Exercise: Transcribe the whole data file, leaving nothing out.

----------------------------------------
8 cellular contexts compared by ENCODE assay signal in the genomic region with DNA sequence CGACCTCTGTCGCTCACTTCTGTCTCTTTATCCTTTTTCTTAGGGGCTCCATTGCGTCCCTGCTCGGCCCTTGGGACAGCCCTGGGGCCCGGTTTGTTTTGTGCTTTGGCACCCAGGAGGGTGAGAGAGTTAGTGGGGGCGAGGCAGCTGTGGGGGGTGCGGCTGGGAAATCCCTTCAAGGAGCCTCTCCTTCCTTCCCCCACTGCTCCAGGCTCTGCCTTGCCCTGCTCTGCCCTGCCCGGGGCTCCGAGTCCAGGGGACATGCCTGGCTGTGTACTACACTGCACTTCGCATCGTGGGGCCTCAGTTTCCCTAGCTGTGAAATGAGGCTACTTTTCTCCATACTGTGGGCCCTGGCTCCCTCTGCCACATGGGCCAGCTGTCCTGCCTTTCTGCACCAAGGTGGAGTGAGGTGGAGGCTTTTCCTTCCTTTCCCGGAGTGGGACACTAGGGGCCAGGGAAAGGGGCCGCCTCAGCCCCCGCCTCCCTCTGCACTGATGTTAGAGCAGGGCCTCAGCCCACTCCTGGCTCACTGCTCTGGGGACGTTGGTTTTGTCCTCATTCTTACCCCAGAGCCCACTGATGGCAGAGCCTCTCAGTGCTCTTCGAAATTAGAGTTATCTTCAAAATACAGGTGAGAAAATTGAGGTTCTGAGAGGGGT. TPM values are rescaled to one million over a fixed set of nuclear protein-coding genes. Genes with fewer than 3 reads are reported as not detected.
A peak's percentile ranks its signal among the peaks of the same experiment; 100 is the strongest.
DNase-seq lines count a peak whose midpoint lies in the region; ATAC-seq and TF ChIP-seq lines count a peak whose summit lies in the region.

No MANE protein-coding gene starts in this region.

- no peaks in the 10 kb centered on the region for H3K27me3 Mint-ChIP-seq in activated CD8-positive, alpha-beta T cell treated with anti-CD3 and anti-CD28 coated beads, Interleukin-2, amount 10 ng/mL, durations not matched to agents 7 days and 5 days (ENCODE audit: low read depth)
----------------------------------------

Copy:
8 cellular contexts compared by ENCODE assay signal in the genomic region with DNA sequence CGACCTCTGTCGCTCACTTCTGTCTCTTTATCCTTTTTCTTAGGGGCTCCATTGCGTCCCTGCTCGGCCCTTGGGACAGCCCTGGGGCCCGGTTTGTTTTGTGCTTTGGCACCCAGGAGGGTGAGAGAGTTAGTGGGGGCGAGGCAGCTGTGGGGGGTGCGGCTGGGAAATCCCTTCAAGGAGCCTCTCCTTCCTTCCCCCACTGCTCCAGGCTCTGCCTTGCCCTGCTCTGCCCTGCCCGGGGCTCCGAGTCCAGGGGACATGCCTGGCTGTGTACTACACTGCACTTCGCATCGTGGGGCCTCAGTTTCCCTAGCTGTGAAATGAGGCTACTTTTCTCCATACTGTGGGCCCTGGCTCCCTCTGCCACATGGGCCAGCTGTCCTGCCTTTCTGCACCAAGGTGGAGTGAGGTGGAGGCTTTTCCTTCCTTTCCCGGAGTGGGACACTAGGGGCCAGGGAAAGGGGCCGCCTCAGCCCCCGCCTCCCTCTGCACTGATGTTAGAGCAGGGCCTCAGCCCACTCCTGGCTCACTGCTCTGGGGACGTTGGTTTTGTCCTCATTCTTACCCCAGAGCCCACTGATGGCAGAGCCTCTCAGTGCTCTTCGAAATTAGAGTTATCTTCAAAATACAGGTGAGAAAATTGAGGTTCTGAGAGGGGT. TPM values are rescaled to one million over a fixed set of nuclear protein-coding genes. Genes with fewer than 3 reads are reported as not detected.
A peak's percentile ranks its signal among the peaks of the same experiment; 100 is the strongest.
DNase-seq lines count a peak whose midpoint lies in the region; ATAC-seq and TF ChIP-seq lines count a peak whose summit lies in the region.

No MANE protein-coding gene starts in this region.

- no peaks in the 10 kb centered on the region for H3K27me3 Mint-ChIP-seq in activated CD8-positive, alpha-beta T cell treated with anti-CD3 and anti-CD28 coated beads, Interleukin-2, amount 10 ng/mL, durations not matched to agents 7 days and 5 days (ENCODE audit: low read depth)